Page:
Houston Afrofuturism Book Club Provides Space to Discuss Work of Black Creatives

The book club examines how Afrofuturism and other speculative fiction from Black creators reflect society.
The book club examines how Afrofuturism and other speculative fiction from Black creators reflect society. Photo by Jaison Oliver

Earlier this year, Jaison Oliver encountered one of Facebook’s, often annoying, memory posts about the first meeting of his Houston Afrofuturism Book Club. The old image was from 2016, dating the club back further than even he would have guessed.

“The only reason I know it was 2016 is because of Facebook,” Oliver recounts. “[Back then] I wanted a space for people to come together.”

Fast forward four years and the club is still holding meetings, albeit virtually. And while the setting has shifted from local bars to windows on computer screens, the goal of sharing thoughts examining how Afrofuturism and other speculative fiction works from black creators reflect society has only grown in importance.

“In a time like this, it’s helpful to build up the muscles of our imagination,” Oliver says. “Otherwise we fall into the same typical traps of diversity and inclusion or just investing money into certain communities, and all of these piecemeal solutions. We need to reimagine a lot of how our society works.”

According to the Wikipedia, the genre Afrofuturism was coined by Mark Dery in 1993. The genre represents a fusion of the aesthetics and culture behind the African diaspora with technology and, often, science fiction. Oliver has long held a strong interest in broader science fiction, but decided to narrow the focus of the club to increase awareness of all types of Afrofuturism and black creators.

“Yeah, this was mainly looking at black communities within these different [mediums],” he says. “I read a lot of general science fiction but I read a lot of science fiction from creators who are of African descent. I wanted a space for us to come together and talk about the different books or movies or TV shows, or even albums and pieces of art, and create a time to meet people and explore them with one another.”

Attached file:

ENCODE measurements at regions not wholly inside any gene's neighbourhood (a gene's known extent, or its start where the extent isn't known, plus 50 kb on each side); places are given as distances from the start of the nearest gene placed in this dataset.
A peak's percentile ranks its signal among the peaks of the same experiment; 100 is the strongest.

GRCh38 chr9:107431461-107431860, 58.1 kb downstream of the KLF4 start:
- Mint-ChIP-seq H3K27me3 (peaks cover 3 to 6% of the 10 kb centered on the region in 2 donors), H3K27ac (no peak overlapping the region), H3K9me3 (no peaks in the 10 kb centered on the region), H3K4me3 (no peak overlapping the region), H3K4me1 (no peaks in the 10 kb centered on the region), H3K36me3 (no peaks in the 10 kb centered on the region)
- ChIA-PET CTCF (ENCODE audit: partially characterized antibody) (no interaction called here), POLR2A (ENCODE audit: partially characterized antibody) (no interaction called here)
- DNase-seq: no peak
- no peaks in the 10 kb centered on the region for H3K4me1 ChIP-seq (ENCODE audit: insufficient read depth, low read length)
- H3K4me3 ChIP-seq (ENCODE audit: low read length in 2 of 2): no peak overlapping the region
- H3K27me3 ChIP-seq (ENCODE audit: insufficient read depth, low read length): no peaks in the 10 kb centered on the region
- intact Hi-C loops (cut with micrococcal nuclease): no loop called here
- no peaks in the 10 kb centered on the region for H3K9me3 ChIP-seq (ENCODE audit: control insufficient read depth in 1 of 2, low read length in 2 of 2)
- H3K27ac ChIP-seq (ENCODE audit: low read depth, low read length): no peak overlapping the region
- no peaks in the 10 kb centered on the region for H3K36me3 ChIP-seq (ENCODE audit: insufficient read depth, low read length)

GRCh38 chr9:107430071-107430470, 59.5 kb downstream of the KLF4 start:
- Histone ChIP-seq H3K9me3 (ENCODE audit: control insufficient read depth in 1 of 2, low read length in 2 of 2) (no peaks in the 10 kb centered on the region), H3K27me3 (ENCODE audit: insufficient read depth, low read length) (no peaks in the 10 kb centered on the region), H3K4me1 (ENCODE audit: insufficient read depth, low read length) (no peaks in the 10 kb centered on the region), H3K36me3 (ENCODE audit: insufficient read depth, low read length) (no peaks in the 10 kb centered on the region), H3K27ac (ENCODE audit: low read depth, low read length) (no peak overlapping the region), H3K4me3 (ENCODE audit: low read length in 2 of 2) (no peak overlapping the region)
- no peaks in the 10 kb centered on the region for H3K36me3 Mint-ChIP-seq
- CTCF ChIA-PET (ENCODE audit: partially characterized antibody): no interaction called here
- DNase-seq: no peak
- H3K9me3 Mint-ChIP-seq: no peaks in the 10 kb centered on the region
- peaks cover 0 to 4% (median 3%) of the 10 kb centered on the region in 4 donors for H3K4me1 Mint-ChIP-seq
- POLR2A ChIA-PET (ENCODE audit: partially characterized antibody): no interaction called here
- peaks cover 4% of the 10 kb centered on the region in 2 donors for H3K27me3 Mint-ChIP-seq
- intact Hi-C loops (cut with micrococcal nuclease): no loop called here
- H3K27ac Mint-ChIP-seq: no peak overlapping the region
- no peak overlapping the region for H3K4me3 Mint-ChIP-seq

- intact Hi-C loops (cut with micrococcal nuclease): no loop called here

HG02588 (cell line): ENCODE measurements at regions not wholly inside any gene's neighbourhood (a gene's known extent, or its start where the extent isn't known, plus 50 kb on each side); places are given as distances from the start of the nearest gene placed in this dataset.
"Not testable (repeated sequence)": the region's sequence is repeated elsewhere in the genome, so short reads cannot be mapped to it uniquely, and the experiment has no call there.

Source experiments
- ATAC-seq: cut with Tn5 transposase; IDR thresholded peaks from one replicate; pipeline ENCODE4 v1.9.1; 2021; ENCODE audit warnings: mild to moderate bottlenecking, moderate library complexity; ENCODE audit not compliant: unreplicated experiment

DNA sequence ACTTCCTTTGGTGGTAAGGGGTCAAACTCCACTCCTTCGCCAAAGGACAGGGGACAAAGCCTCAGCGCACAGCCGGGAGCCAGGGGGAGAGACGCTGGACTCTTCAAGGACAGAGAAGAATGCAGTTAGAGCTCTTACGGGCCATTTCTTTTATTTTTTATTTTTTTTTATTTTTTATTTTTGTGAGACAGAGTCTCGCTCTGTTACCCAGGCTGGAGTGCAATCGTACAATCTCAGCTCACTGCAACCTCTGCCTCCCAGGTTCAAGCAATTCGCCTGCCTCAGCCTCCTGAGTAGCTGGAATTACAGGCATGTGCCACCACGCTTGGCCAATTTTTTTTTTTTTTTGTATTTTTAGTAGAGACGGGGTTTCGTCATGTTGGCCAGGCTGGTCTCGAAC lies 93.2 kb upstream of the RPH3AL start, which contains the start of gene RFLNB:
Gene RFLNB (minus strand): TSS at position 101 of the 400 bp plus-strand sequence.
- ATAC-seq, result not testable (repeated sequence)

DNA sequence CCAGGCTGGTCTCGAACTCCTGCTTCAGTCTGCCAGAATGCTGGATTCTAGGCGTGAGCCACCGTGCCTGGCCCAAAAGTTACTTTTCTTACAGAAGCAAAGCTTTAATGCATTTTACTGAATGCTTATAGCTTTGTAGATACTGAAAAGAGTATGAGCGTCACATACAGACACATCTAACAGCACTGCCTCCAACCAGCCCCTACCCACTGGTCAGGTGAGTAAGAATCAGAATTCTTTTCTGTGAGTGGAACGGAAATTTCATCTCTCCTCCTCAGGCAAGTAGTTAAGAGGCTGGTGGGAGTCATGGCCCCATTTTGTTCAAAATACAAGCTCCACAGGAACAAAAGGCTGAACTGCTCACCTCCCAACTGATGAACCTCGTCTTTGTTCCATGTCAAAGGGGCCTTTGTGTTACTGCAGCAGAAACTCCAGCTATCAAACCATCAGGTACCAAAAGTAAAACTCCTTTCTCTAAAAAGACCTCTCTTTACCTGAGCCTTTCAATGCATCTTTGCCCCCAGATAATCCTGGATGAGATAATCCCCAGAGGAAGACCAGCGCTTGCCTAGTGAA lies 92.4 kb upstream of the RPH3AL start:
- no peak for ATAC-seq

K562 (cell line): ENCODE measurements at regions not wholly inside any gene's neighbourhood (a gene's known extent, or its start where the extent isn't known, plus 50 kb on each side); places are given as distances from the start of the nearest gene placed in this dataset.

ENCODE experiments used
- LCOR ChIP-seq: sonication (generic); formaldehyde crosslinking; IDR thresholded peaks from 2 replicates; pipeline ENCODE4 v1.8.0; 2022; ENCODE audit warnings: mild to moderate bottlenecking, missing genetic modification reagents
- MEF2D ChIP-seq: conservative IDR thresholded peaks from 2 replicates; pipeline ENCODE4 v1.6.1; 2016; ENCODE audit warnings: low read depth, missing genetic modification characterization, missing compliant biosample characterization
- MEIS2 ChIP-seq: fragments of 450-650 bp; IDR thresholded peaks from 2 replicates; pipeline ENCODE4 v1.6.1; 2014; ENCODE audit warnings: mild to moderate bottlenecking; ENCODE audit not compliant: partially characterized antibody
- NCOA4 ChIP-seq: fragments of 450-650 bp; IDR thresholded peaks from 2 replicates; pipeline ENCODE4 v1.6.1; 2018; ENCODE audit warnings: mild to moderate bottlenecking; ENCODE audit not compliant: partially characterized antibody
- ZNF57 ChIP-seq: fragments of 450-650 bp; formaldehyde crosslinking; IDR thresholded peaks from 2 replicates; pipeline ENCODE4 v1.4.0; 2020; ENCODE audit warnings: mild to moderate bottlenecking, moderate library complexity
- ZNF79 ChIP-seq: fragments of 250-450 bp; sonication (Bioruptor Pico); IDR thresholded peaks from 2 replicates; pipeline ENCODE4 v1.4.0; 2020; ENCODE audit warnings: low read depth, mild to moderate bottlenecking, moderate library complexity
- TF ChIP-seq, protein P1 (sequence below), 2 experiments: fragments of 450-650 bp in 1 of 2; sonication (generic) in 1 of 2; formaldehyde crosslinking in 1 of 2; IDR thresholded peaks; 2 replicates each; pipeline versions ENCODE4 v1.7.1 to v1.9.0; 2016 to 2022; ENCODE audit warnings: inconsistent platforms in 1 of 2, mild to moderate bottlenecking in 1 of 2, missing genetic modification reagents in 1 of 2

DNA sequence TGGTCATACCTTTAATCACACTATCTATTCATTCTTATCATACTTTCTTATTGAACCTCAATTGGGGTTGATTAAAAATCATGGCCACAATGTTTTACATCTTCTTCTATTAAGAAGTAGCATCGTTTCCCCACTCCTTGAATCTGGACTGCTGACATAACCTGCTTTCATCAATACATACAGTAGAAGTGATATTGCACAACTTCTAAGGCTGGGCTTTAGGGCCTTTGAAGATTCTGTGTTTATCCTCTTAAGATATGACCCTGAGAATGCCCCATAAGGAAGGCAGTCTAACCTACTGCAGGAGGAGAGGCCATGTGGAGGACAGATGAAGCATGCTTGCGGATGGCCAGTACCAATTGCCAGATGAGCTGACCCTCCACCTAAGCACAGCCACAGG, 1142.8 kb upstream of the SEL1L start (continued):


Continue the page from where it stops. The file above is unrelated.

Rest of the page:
The most recent meeting took place in late July and covered Angela Y. Davis’ Are Prisons Obsolete?. Twenty people joined the Zoom meeting, each with different interactions with jails and prisons, which enabled an in-depth discussion about imprisonment, punishment and harm that went beyond even the United States’ relationship to the Prison-Industrial Complex, Oliver says.

“Someone suggested this book about abolition, and it all relates to Afrofuturism,” Oliver says of the most recent discussion. “People for generations have thought about what society looks like when black people are free and able to live our lives fully. What does liberation look like?”

The setting for these clubs is typically intimate with a range of 5-20 people, and while July’s selection featured subject matter directly dealing with racism in America’s prison system, the club doesn’t always choose selections with an overt weightiness. In the past, they’ve watched popular films like Spider-Man: Into the Spider-Verse and even recently watched Netflix’s Raising Dion.

On August 23 the club will discuss the 1998 French film Kirikou and the Sorceress, plus an Amazon Prime watch party on August 21.

“It’s more about the space we’re creating then focusing on the specific issues,” Oliver says. “ With Kirikou and the Sorceress, [it’s] a French cartoon, with nothing to do with America and nothing to do with social issues we’re all talking about directly now.”

The book club is funded in part by the City of Houston through Houston Arts Alliance. Oliver says the extra help in the form of grants helps him buy reading materials that aren’t available at libraries and has most recently helped him with the Zoom account used by the club. Providing a virtual space during quarantine has also opened the club up to people from around the world, with July’s club meeting including people from Texas, North Carolina, Germany and Nigeria.

“People have always been interested in it, whether it be friends who live locally or those who live elsewhere. People have always said ‘ah, I wish I was in Houston for that,’” he says. “ A lot of people are interested, because a lot of folks are new to this topic. They want a space to come together and we’re definitely getting people from all over.”

Another potential reason for newcomers could be the heightened sense of awareness involving social justice since the death of Breonna Taylor on March 13 and of George Floyd on May 25. Despite this, Oliver says he hasn’t gotten a ton of interest from people outside of the black community.

“I haven't seen a lot of new non-black people coming to the book club,” he says. “No, I don’t think I’ve seen the demographics change much. I think people are often surprised at how segregated our social circles can be, the people who are interested have likely seen it by now and have made up their minds.”

Going forward, whether its friends or newcomers joining in, Oliver’s goal remains the same: to give people a space to connect through discussions revolving around the vast genre of Afrofuturism.

For more information about August’s Afrofuturism Book Club meeting, please visit the club’s Eventbrite page.
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